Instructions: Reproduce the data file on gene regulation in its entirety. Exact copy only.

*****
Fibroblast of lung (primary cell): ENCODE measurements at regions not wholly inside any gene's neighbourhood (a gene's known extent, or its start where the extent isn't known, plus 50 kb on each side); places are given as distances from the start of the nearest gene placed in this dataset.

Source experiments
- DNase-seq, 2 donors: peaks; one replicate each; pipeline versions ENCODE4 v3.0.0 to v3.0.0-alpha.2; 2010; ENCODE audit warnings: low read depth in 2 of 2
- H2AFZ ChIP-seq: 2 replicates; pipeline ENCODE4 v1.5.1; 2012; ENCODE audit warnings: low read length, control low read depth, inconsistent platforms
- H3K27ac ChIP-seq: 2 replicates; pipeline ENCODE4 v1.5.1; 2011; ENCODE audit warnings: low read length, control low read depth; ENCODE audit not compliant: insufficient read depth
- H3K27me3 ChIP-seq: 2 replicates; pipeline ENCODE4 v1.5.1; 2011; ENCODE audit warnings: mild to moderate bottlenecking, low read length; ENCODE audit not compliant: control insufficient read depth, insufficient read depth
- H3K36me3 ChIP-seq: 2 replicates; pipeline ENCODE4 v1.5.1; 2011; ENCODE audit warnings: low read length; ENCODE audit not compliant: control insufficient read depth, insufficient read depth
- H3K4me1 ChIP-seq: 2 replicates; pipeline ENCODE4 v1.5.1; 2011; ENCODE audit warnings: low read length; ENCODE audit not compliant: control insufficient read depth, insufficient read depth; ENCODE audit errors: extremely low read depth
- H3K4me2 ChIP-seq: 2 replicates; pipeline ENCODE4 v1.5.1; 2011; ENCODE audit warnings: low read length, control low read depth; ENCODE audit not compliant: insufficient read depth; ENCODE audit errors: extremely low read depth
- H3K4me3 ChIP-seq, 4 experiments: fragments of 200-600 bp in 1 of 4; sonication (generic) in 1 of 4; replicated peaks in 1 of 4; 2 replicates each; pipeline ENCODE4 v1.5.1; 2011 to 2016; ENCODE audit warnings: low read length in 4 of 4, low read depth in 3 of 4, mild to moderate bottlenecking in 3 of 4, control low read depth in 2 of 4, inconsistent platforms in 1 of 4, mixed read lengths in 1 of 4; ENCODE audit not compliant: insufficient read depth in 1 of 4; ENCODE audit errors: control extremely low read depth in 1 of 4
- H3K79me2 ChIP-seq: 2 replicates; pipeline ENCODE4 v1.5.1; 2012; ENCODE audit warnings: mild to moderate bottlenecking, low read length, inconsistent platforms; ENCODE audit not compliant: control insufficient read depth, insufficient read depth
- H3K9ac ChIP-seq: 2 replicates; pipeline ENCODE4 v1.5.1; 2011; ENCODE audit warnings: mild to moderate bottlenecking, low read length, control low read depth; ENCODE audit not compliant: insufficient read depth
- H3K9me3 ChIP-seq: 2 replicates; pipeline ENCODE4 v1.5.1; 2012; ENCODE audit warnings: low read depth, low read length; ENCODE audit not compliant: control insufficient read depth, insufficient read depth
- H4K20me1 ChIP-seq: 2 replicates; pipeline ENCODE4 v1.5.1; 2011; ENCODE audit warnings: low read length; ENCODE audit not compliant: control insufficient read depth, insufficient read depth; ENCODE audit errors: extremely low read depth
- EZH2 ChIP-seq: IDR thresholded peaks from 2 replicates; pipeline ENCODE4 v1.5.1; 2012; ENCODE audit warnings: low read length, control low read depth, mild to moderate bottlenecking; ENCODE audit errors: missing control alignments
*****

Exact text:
Fibroblast of lung (primary cell): ENCODE measurements at regions not wholly inside any gene's neighbourhood (a gene's known extent, or its start where the extent isn't known, plus 50 kb on each side); places are given as distances from the start of the nearest gene placed in this dataset.

Source experiments
- DNase-seq, 2 donors: peaks; one replicate each; pipeline versions ENCODE4 v3.0.0 to v3.0.0-alpha.2; 2010; ENCODE audit warnings: low read depth in 2 of 2
- H2AFZ ChIP-seq: 2 replicates; pipeline ENCODE4 v1.5.1; 2012; ENCODE audit warnings: low read length, control low read depth, inconsistent platforms
- H3K27ac ChIP-seq: 2 replicates; pipeline ENCODE4 v1.5.1; 2011; ENCODE audit warnings: low read length, control low read depth; ENCODE audit not compliant: insufficient read depth
- H3K27me3 ChIP-seq: 2 replicates; pipeline ENCODE4 v1.5.1; 2011; ENCODE audit warnings: mild to moderate bottlenecking, low read length; ENCODE audit not compliant: control insufficient read depth, insufficient read depth
- H3K36me3 ChIP-seq: 2 replicates; pipeline ENCODE4 v1.5.1; 2011; ENCODE audit warnings: low read length; ENCODE audit not compliant: control insufficient read depth, insufficient read depth
- H3K4me1 ChIP-seq: 2 replicates; pipeline ENCODE4 v1.5.1; 2011; ENCODE audit warnings: low read length; ENCODE audit not compliant: control insufficient read depth, insufficient read depth; ENCODE audit errors: extremely low read depth
- H3K4me2 ChIP-seq: 2 replicates; pipeline ENCODE4 v1.5.1; 2011; ENCODE audit warnings: low read length, control low read depth; ENCODE audit not compliant: insufficient read depth; ENCODE audit errors: extremely low read depth
- H3K4me3 ChIP-seq, 4 experiments: fragments of 200-600 bp in 1 of 4; sonication (generic) in 1 of 4; replicated peaks in 1 of 4; 2 replicates each; pipeline ENCODE4 v1.5.1; 2011 to 2016; ENCODE audit warnings: low read length in 4 of 4, low read depth in 3 of 4, mild to moderate bottlenecking in 3 of 4, control low read depth in 2 of 4, inconsistent platforms in 1 of 4, mixed read lengths in 1 of 4; ENCODE audit not compliant: insufficient read depth in 1 of 4; ENCODE audit errors: control extremely low read depth in 1 of 4
- H3K79me2 ChIP-seq: 2 replicates; pipeline ENCODE4 v1.5.1; 2012; ENCODE audit warnings: mild to moderate bottlenecking, low read length, inconsistent platforms; ENCODE audit not compliant: control insufficient read depth, insufficient read depth
- H3K9ac ChIP-seq: 2 replicates; pipeline ENCODE4 v1.5.1; 2011; ENCODE audit warnings: mild to moderate bottlenecking, low read length, control low read depth; ENCODE audit not compliant: insufficient read depth
- H3K9me3 ChIP-seq: 2 replicates; pipeline ENCODE4 v1.5.1; 2012; ENCODE audit warnings: low read depth, low read length; ENCODE audit not compliant: control insufficient read depth, insufficient read depth
- H4K20me1 ChIP-seq: 2 replicates; pipeline ENCODE4 v1.5.1; 2011; ENCODE audit warnings: low read length; ENCODE audit not compliant: control insufficient read depth, insufficient read depth; ENCODE audit errors: extremely low read depth
- EZH2 ChIP-seq: IDR thresholded peaks from 2 replicates; pipeline ENCODE4 v1.5.1; 2012; ENCODE audit warnings: low read length, control low read depth, mild to moderate bottlenecking; ENCODE audit errors: missing control alignments